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Washington State Weeds

Perennial Pepperweed

perennial pepperweed

Lepidium latifolium • Class B

Family Name: Brassicaceae family  (brass-ih-KAY-see-ee)
Common: Cabbage family (formerly Cruciferae)
Genus: Lepidium (lep-PID-ee-um)
Meaning: From the Greek lepis (scale) referring to the shape of the seed pods
Species: latifolium (lat-ih-FOH-lee-um)
Meaning: Wide leaves

Perennial pepperweed normally grows 1 to 3 feet tall, but may reach heights of up to 6 feet tall. It has many stems emerging from a woody root crown.

Its alternate, waxy leaves are dark bluish green to grayish green in color with a whitish mid-vein. The lance shaped basal leaves are up to 12 inches long with long stalks. Stem leaves are smaller with short stalks.

Rounded clusters of small white flowers adorn the tops of its stems from June to September. 

 Why Is it a Noxious Weed?

The competitive nature of Perennial pepperweed poses a serious threat to many native undisturbed areas. Dense infestations of Perennial pepperweed can form near monocultures. Accumulations of its semi-woody stems degrade nesting habitat for wildlife, interfere with the regeneration of willows and cottonwood trees. Dense infestations degrade waterfowl nesting habitats. 

Since the roots do not hold soil well, pepperweed infestations can destabilize river and stream banks and increase soil erosion in valuable watershed areas. 

It displaces more desirable native species and poses a particular threat to natural areas and hay meadows. 

Where Does it Grow?

It is an aggressive non-native plant of the mustard family, which tends to establish and rapidly colonize pastures, riparian habitats, waste places, wet areas, ditches, and along roadsides. It can also be a problem in roadside, rangeland, and field cropland, and even dry habitats. In coastal areas, the plant invades brackish marshes.


Perennial pepperweed infestations can produce over 6.4 billion seeds per acre annually. 

Control Options:
  • The best control measure for Perennial pepperweed is prevention. Do not collect Pepperweed flowers or plant material from the wild because it will likely lead to seed dispersal and new infestations.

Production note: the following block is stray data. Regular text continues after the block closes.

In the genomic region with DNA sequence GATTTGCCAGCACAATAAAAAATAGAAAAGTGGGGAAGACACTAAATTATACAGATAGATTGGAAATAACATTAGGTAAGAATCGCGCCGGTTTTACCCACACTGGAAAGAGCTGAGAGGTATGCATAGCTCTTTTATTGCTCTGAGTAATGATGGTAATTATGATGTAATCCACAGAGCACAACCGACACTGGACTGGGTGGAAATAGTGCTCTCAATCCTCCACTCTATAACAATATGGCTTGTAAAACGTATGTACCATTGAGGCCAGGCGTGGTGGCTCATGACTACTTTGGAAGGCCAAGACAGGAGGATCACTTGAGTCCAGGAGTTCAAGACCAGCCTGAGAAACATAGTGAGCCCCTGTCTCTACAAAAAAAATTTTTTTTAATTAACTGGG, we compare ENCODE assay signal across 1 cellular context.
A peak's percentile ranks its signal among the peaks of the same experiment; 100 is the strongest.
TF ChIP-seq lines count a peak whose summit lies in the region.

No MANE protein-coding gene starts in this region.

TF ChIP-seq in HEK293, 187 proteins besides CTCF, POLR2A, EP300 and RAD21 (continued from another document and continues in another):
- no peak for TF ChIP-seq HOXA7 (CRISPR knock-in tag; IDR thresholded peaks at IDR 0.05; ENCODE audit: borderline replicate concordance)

• All classes of sheep or goats may be used as a weed management strategy. Repeated grazing for several years will suppress Perennial pepperweed long term. 

  • Hand pulling is most effective for small infestations where the soil is moist and loose. A slow steady pulling action will remove 6 to 8 inches of root. However, new plants will sprout from any remaining root fragments. These areas will need to be monitored frequently and new growth pulled as soon as it appears. 

  • Since Perennial pepperweed often grows near streams, ditches and salt-water estuaries, the use of an herbicide formulated for aquatic settings is required. Please note that aquatic herbicides are restricted for use in Washington State to licensed applicators only. 

  • For terrestrial applications spot spraying with a product containing the active ingredient glyphosate is successful for controlling Perennial pepperweed in dry environments. The most effective time for treatment is when the plants are at bud to early bloom stage. In established infestations, woody stalks from previous growing seasons will need to be removed prior to herbicide applications in order to achieve effective coverage. The site will need to be re-checked in the fall and any re-growth sprayed to achieve control.  
  • When using herbicides, always read and follow all label instructions and obey all label precautions. (Note: pesticide product registration is renewed annually and product names and formulations may vary from year to year.) 
  • There are currently no biological control methods available. 

More Information:

 Download our Flyer or visit Washington State Noxious Weed Control Board Here. Photo by Leo Michels


More Pictures:  

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